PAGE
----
Britain is awash with 'dirty cash'

A report by Transparency International claims anti-laundering controls aren't fit-for-purpose.

by Jack Torrance
Last Updated: 23 Nov 2015

Billions of pounds worth of ‘dirty cash’ is flowing into the UK every year and efforts to stop it are not up-to-scratch, according to a new report published today. Transparency International (TI) says the UK’s ‘woefully inadequate and structurally unsound' anti-money laundering (AML) system is in need of a ‘radical overhaul’ if things are to improve.

The pressure group trained its fire on the ‘mish-mash’ of 22 institutions that share responsibility for overseeing AML efforts in key sectors like accountancy, law and property. Most of these are 'performing very badly in terms of identifying and reporting money laundering,’ it said.

One third of banks has dismissed serious money laundering concerns ‘without adequate review’ and estate agents deemed ‘only 179’ cases to be suspicious last year. When launderers do get caught, the sanctions dished out are ‘ineffective’, it added.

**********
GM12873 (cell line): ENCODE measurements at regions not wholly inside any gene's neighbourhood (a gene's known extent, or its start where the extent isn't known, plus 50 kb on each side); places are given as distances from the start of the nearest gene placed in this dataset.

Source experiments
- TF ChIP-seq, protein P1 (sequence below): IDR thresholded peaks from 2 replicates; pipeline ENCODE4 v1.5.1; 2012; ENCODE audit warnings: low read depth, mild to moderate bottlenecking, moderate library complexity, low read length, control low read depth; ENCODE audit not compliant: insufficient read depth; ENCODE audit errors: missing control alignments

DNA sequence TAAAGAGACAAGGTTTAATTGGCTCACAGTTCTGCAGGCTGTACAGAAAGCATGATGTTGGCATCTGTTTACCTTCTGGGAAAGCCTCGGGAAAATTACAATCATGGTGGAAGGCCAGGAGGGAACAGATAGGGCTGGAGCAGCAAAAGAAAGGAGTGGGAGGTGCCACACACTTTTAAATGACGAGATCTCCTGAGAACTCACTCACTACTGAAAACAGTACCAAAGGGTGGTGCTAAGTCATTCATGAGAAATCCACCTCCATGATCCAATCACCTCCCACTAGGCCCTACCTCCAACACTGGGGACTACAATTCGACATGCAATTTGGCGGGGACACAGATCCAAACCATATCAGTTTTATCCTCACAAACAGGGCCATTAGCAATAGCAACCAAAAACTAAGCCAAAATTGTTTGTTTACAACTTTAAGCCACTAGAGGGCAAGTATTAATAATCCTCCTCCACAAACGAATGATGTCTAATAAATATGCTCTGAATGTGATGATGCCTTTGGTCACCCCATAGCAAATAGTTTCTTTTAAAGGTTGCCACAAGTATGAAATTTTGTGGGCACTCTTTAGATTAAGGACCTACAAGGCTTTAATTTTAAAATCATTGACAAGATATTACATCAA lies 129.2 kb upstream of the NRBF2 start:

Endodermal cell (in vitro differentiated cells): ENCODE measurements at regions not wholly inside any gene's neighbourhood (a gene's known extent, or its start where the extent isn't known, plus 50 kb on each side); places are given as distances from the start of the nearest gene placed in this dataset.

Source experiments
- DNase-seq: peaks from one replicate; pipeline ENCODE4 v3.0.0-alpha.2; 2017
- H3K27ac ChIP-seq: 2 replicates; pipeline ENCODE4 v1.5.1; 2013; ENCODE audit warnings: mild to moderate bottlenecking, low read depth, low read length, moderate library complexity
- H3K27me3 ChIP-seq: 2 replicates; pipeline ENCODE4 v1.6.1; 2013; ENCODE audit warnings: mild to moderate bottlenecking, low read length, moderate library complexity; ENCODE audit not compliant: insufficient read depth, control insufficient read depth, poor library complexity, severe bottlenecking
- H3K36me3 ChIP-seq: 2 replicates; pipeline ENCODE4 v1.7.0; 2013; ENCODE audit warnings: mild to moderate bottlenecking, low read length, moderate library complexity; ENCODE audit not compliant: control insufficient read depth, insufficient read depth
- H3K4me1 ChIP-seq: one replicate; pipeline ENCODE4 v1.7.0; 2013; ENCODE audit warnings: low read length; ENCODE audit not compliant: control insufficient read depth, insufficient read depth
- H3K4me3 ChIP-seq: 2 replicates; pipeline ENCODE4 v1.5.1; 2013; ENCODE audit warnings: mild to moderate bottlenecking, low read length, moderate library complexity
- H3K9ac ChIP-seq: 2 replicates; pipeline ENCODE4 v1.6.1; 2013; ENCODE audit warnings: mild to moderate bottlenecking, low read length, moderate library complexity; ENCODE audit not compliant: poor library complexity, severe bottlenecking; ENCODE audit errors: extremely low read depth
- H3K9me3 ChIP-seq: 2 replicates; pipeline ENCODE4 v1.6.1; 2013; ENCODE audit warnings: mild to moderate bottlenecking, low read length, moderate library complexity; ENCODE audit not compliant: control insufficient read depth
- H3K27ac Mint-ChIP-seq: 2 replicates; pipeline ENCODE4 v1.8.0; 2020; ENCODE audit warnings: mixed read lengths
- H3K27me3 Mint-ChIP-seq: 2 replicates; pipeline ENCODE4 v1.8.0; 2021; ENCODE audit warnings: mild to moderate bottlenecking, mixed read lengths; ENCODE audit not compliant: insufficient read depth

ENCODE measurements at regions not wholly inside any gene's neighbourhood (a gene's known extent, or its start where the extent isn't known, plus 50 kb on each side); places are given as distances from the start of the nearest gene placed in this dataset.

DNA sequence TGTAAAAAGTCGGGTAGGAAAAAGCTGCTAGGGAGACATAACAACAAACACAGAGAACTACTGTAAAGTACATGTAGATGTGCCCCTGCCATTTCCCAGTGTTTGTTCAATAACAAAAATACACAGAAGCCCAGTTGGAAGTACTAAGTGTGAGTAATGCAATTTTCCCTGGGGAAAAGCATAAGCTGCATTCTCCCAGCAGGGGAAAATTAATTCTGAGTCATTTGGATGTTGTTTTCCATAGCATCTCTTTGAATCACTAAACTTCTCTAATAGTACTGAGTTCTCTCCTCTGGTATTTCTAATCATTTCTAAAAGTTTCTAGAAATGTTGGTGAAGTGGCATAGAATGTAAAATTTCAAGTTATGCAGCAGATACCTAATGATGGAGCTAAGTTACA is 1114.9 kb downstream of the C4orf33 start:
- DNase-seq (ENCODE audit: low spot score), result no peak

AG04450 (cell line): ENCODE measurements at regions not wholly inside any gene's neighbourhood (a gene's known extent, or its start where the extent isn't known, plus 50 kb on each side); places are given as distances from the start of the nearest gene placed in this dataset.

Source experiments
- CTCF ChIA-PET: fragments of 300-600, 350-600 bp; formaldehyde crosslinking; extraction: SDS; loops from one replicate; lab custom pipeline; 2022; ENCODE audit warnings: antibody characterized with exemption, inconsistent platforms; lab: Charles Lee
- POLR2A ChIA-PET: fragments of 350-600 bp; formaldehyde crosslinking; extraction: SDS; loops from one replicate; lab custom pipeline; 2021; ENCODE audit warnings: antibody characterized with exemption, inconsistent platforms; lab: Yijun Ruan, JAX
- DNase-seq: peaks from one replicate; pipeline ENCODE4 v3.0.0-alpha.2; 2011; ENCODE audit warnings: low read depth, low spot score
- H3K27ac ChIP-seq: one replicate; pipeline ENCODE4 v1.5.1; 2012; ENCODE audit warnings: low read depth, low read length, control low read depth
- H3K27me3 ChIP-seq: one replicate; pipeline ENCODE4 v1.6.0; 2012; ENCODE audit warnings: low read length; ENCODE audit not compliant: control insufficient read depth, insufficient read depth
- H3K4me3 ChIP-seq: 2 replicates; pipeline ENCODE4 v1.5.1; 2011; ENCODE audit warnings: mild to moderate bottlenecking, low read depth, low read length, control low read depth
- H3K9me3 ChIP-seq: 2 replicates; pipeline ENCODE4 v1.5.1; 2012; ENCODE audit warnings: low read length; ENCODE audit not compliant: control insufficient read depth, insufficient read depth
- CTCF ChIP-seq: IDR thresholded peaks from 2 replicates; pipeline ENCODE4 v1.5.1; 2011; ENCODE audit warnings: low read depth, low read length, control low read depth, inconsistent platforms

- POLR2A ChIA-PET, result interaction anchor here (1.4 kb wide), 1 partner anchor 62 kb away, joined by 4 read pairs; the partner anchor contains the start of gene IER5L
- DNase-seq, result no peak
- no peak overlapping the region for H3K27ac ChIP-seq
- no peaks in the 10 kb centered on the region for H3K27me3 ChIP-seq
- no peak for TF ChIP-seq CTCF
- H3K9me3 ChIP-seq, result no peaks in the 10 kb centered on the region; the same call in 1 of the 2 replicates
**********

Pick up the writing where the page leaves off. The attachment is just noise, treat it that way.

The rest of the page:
‘Corrupt individuals are still finding the UK to be a safe haven for their ill-gotten gains and the vast majority of institutions that are meant to prevent that from happening are not up to the job,’ said Rachel Davies, TI-UK’s senior advocacy manager.

‘The average house price in central London is more than the total amount of fines dished out to those who laundered money through property last year. If the UK wants to permanently shut the door on dirty money, there must be a serious change in this flawed system.’

TI’s proposed solution is to take responsibility for taking on money laundering away from the existing bodies (many of which are in the private sector) and into the hands of one new ‘super-supervisor’.

Many of the existing supervisors are also lobby groups for their members, which TI says creates a conflict of interest. So handing over the power to one body whose sole focus is on rooting out dirty cash would make a lot of sense. Unless of course that body also underperforms, in which case we might need to call in a super-super-supervisor.

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